Page 5: Guidelines for Canadian Recreational Water Quality – Third Edition

Introduction

Recreational water quality generally falls under provincial and territorial jurisdiction. Responsibility for the safe management of recreational waters can be shared between the provincial or territorial authorities and the beach managers or service providers. The division of duties (e.g. responsibility for monitoring or the communication of results) will vary depending on provincial or territorial policies in place. The Federal-Provincial-Territorial Working Group on Recreational Water Quality was established by the Federal-Provincial-Territorial Committee on Health and the Environment to review and evaluate current scientific information on recreational water quality and develop up-to-date guidance. This has resulted in the development of an updated version or Third Edition of the Guidelines for Canadian Recreational Water Quality, which incorporates current science and outlines a recommended risk management approach. In preparing this document, the Working Group re-evaluated the criteria for existing indicators of recreational water quality and conducted reviews of the literature published on the topic of recreational water quality and human health and safety, including research papers, reports of epidemiological investigations, published texts, disease surveillance reports and guideline documentation developed by other government and multinational organizations worldwide.

The primary goal of the Guidelines for Canadian Recreational Water Quality is the protection of public health and safety. The document is aimed primarily at responsible authorities and decision-makers. It provides guidance on the factors that can interfere with the safety of recreational waters from a human health perspective. It recommends the adoption of a preventive risk management strategy that focuses on the identification and control of water quality hazards prior to the point of contact with the recreational water user. It also recommends the use of a multi-barrier approach as the most effective means for protecting users from exposure to water quality hazards in recreational waters.

Recreational waters can be considered as any natural fresh, marine or estuarine bodies of water where a significant number of people use the water for recreation. These include human-made constructions using untreated natural waters (e.g. artificial lakes, quarries).

Recreational water activity can be classified as any activity involving intentional or incidental immersion in natural waters. These are further defined (adapted from WHO, 2003a) as follows:

  • Primary contact: Activities in which the whole body or the face and trunk are frequently immersed or the face is frequently wetted by spray, and where it is likely that some water will be swallowed (e.g., swimming, surfing, waterskiing, whitewater canoeing/rafting/kayaking, windsurfing, subsurface diving).
  • Secondary contact: Activities in which only the limbs are regularly wetted and in which greater contact (including swallowing water) is unusual (e.g., rowing, sailing, canoe touring, fishing).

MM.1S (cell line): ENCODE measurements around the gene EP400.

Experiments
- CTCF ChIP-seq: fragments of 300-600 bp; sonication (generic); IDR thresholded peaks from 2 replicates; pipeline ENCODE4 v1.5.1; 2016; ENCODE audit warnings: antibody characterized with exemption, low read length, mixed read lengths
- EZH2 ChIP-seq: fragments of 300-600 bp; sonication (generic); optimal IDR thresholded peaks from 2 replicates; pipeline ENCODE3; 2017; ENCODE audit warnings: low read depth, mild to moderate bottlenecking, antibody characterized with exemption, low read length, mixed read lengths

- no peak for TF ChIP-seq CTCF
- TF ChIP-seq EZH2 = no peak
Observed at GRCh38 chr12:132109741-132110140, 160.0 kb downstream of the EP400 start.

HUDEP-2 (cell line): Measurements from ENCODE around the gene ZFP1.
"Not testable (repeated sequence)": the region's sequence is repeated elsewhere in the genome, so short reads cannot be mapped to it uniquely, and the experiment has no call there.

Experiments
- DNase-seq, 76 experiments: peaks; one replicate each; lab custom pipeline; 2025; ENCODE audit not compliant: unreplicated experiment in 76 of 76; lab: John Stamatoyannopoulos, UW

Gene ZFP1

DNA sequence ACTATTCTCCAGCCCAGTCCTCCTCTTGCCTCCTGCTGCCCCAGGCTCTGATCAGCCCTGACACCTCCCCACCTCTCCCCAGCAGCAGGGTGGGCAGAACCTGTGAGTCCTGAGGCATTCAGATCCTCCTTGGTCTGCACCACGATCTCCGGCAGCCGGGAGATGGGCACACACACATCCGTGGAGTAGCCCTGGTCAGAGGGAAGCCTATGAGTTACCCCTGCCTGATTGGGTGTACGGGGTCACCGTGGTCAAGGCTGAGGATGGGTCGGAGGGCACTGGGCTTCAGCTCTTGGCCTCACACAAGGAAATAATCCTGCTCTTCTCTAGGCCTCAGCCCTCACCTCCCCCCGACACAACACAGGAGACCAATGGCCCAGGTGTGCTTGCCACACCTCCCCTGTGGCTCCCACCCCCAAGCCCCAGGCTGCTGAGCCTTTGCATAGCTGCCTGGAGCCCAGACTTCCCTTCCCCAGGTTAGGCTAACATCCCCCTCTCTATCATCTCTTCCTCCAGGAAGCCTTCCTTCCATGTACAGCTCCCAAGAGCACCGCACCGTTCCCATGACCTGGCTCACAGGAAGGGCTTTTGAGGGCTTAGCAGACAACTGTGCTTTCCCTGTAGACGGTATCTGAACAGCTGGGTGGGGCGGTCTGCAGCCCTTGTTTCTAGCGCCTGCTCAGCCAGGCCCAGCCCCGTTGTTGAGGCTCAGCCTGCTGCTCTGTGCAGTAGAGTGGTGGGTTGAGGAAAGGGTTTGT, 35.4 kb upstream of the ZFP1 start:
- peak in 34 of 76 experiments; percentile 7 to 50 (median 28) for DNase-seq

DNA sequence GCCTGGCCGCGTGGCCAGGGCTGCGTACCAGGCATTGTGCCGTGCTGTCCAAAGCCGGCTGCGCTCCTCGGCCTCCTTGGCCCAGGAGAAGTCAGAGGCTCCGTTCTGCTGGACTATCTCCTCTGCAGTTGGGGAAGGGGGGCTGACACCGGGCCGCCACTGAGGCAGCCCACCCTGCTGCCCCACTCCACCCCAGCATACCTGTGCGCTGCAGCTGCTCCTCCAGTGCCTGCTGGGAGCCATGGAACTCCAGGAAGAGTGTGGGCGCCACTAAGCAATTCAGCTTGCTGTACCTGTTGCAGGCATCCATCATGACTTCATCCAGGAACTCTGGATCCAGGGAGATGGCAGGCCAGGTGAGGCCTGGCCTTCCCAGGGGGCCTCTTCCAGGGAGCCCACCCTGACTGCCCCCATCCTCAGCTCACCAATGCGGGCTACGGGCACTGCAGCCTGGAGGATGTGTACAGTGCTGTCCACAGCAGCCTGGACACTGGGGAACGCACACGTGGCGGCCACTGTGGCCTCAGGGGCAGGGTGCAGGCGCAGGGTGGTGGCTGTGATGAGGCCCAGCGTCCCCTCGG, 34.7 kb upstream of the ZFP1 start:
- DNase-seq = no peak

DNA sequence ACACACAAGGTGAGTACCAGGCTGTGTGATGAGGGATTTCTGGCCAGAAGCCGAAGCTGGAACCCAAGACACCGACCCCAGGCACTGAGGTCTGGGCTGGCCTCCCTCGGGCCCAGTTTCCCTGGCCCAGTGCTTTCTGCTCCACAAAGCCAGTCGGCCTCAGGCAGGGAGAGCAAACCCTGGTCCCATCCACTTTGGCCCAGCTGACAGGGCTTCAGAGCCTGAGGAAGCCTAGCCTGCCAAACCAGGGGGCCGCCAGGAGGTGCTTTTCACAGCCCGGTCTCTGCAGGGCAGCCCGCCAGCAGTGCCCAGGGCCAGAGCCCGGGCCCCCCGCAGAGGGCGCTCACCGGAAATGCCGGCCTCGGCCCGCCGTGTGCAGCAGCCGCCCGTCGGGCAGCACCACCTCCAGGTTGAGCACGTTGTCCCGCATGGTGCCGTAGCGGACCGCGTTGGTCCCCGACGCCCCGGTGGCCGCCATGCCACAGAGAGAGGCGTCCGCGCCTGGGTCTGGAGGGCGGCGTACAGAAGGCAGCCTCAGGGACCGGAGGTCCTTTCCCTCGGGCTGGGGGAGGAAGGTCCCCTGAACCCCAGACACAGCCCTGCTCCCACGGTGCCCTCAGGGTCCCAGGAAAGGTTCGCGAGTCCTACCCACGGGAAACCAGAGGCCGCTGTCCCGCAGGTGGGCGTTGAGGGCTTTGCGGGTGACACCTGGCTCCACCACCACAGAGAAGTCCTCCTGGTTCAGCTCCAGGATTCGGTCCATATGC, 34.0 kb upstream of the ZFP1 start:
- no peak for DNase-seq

This document does not include treated recreational water facilities (e.g., swimming pools, hot tubs, whirlpool baths, hydrotherapy pools) or tertiary contact uses of water, where no contact with water is expected (e.g., walking along the shore, sunbathing). It does not address water-related injuries such as drowning or diving injuries. It does not address issues specific to particularly sensitive individuals or population groups. Individuals concerned about their health status or the health of vulnerable population groups should consult with their health care provider or regional health unit in order to make an informed decision before engaging in any recreational water activities.

The document is divided into two parts:

  • Part I (Management of Recreational Waters) provides guidance on the management of recreational waters, including approaches for water quality hazard assessment, water quality monitoring and the implementation of preventive or corrective actions.
  • Part II (Guideline Technical Documentation) establishes guideline values and aesthetic objectives and provides related technical and scientific information on the water quality parameters and hazards of importance for Canadian recreational waters.

The guideline values and aesthetic objectives established in this document should not be regarded as legally enforceable standards, except where adopted by the appropriate provincial/territorial or federal agency. Further, the jurisdictional authority may wish to apply more stringent values and objectives as deemed necessary. This document is intended to guide authorities responsible for developing operational standards as part of a comprehensive beach management plan. The Guidelines for Canadian Recreational Water Quality may be periodically revised or adjusted as necessary to ensure that they continue to remain protective of the health and safety of all Canadians.

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